Tea-tree fingers, a species of fungus that suspiciously looks like burnt fingers, continue to struggle with their dwindling population in a small, remote Australian island.

A team of volunteers and scientists from Royal Botanic Gardens Victoria in Australia discovered what might be the largest population of this odd and critically endangered (according to the IUCN) fungus species on French Island, a detached location several kilometers from the southeastern Mornington Peninsula.

Hypocreopsis amplectens, or Tea-Tree Fingers

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Tea-Tree Fingers Grasping for Survival

An article from the old website for the Royal Botanic Gardens Victoria reports that the tea-tree fingers (Hypocreopsis amplectens) normally occur at only low densities and are found in a few spots in mainland Australia. Their numbers have been threatened over the last years with wildfires as well as unsustainable land-management practices.

Before the huge French Island discovery of these tea-tree fingers, the elusive fungus characterized by its finger-like tendrils were only known to occur at only three small sites scattered along the Western Port Bay coast, plus another at the small town of Launching Place. These sites only hold less than 20 individual fruit bodies known to local scientists.

On the first day of the expedition on the remote island, which originally aimed to find a comparable habitat to the critically endangered fungus, a team of 16 naturalists under the leadership of Dr. Michael Amor and Dr. Sapphire McMullan-Fisher found a new and large population of tea-tree fingers, containing nine distinct fruit bodies. Additionally, foraging done by horticulturist Penny Evans during break time led to the discovery of the largest population discovered so far for the species. The thriving tea-tree fingers population contains more than 100 individual fruit bodies, more than all mainland observations combined.

"Critically, this is the only existing Tea-tree Fingers population within a protected National Park. Three out of four mainland sites have uncertain futures as they are adjacent to sand mines," Amor said in the latest news release from the Royal Botanic Gardens Victoria. "The relatively high abundance of Tea-tree Fingers on French Island may reflect the undisturbed nature of this comparatively pristine area and could offer insight into the historical state of mainland populations-that is, before human driven disturbance and habitat loss."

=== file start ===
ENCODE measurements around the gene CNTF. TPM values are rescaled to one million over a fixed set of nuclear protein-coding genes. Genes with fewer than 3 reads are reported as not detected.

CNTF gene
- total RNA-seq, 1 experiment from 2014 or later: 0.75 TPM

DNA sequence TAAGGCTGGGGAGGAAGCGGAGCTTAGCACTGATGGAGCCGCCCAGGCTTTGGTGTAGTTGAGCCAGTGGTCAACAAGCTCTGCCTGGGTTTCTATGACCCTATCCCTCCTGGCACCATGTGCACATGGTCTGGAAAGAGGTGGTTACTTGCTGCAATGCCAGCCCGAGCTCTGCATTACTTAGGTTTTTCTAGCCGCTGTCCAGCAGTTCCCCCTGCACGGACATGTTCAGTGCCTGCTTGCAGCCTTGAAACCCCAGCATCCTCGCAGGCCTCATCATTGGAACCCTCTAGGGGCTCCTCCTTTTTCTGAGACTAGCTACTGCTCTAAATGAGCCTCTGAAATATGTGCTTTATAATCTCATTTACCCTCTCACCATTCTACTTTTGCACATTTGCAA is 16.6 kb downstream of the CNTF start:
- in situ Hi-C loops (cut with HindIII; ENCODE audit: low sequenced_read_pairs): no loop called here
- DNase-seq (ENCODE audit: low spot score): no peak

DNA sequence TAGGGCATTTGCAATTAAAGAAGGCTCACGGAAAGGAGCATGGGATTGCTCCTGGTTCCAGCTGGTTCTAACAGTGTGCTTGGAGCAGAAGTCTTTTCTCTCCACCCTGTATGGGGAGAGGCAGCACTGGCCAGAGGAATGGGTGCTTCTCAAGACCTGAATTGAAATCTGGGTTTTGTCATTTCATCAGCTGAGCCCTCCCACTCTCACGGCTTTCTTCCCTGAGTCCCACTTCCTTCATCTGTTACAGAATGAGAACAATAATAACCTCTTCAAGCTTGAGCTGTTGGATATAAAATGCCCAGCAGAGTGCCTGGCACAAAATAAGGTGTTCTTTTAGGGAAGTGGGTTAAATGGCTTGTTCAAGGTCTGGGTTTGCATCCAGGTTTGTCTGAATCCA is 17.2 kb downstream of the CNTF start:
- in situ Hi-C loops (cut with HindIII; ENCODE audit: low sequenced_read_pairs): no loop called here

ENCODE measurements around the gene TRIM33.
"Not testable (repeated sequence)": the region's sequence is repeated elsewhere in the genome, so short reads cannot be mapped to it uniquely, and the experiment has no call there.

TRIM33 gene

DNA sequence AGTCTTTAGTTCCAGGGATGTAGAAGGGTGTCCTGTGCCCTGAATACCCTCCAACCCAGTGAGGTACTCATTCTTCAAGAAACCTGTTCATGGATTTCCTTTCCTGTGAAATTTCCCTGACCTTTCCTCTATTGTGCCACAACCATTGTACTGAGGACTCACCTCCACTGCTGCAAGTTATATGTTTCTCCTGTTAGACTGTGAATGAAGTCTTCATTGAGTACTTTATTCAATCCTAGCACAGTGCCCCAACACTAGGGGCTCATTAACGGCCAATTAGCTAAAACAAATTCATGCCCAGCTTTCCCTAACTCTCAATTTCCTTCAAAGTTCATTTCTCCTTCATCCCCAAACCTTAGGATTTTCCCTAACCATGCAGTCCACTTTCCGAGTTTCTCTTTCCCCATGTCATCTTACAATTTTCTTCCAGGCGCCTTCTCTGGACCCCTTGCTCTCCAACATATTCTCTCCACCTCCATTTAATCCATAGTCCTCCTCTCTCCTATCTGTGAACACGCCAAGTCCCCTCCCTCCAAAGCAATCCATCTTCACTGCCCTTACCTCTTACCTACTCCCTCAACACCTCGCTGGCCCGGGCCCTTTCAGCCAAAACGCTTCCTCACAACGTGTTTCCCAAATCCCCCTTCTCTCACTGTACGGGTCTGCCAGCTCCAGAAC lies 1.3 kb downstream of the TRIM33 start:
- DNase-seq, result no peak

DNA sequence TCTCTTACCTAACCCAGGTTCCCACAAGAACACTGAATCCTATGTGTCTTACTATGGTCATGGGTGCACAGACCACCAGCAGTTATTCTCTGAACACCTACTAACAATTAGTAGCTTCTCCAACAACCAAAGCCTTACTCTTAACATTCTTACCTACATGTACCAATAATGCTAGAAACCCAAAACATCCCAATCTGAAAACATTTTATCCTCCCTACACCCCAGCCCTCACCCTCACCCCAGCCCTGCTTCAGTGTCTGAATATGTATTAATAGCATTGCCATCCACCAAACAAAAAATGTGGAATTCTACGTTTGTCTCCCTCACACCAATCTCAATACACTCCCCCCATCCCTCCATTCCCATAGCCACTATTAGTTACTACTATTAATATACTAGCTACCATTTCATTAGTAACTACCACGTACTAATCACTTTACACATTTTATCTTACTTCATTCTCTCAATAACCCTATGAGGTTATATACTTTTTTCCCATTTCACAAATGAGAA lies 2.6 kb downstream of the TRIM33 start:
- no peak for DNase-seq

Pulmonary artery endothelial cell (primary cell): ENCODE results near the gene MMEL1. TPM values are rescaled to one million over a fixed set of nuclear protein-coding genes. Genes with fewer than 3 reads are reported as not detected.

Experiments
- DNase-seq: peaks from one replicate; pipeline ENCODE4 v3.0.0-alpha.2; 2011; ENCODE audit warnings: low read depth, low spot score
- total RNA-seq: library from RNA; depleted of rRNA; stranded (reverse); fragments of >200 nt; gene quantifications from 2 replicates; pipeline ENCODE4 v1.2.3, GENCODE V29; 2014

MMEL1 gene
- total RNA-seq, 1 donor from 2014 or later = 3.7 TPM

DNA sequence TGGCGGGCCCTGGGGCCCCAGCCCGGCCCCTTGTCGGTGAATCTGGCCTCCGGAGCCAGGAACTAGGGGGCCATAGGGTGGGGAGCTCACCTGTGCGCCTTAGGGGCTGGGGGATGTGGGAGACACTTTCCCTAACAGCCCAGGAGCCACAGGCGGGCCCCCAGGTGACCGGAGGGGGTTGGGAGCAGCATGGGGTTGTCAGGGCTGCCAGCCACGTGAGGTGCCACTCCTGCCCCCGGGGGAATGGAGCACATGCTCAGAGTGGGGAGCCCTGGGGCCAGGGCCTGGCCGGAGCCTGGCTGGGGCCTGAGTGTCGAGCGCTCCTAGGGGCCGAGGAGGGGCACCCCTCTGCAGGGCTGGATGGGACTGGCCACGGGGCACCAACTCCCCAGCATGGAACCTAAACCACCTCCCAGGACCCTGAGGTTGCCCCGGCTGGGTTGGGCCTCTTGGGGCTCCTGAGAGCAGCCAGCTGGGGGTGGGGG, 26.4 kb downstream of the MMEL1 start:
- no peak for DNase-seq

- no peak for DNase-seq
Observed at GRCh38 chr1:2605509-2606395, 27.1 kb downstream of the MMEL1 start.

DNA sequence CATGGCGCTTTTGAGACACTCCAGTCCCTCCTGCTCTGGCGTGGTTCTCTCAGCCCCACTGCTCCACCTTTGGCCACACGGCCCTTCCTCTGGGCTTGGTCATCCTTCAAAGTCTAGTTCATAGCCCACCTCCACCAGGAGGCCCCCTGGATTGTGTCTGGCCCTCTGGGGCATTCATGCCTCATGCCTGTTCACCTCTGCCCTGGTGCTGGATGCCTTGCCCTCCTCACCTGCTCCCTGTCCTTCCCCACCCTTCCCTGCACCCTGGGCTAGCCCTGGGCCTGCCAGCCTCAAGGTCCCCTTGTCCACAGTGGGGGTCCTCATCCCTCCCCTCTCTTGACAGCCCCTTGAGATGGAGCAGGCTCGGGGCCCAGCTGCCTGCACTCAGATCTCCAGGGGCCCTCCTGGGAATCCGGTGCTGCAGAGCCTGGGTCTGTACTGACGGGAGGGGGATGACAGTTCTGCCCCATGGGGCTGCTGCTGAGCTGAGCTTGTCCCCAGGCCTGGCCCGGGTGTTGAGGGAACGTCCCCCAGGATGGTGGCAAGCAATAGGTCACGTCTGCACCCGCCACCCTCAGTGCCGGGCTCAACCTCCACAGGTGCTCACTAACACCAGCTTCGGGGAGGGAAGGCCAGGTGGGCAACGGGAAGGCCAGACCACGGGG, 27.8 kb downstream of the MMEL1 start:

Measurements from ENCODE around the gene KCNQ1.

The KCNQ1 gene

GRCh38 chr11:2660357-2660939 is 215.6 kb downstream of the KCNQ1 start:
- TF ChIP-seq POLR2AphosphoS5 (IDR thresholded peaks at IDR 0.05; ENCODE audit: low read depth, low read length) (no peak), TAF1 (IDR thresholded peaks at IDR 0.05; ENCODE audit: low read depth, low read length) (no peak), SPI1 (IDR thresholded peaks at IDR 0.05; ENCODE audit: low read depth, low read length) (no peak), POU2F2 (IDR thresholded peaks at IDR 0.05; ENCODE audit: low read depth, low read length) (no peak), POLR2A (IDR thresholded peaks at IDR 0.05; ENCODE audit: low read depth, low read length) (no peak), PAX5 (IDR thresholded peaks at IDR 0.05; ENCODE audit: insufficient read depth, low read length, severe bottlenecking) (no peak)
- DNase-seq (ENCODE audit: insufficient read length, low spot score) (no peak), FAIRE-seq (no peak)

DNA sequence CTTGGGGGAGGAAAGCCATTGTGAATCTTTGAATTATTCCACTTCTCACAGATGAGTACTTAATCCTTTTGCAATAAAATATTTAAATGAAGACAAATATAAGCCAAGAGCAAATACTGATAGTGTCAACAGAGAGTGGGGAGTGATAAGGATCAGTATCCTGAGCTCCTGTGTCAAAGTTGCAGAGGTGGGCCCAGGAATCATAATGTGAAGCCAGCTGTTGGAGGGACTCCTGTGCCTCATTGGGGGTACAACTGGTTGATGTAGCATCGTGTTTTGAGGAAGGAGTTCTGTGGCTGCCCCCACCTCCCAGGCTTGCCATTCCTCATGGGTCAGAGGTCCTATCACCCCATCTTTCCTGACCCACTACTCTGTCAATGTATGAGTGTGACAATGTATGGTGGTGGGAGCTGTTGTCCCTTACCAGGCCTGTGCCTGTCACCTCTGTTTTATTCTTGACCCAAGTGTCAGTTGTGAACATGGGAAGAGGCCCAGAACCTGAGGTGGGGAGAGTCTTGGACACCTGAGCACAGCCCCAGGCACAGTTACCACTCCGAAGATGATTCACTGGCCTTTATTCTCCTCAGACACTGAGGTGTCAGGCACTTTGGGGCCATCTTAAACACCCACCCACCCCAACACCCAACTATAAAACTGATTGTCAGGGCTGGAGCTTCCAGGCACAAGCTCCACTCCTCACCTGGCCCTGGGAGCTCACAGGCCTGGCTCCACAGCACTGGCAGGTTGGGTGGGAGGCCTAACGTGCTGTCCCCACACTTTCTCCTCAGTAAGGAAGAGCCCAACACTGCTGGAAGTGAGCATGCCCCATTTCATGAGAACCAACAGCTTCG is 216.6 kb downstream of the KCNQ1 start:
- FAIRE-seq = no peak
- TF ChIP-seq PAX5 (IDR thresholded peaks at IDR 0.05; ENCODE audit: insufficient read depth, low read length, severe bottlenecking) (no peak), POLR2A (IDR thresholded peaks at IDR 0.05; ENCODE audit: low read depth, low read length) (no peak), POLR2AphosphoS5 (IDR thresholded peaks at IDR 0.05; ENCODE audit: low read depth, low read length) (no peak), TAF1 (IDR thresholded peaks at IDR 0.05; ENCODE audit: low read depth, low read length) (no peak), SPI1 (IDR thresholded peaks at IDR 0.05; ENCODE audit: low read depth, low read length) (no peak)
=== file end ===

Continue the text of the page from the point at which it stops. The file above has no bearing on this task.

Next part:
Understanding their Prospects of Survival

Researchers explain that to continuously survive, tea-tree fingers need large swaths of land that have not experienced fires for quite some time. Also, they need the presence of a symbiotic fungus that would sustain the finger-like species, as well as a steady supply of freshly fallen wood material for its fruiting bodies to grow on. In recent years, climate change has encouraged warmer and drier climates. Paired with other factors such as bushfires, anthropogenic activities such as land development and sand mining have driven the tea-tree fingers to become critically endangered, according to a previous article on Fungi Map, also written by McMullan-Fisher.

While the discovery of tea-tree fingers in a protected landscape improves the prospects of this fungus species for survival, McMullan Fisher also notes an important question that could also spell its chances of survival: how did these finger-like organisms crawl their way to an island separated by 2.5 kilometers, or a little over one and a half miles, of water from its known habitat.


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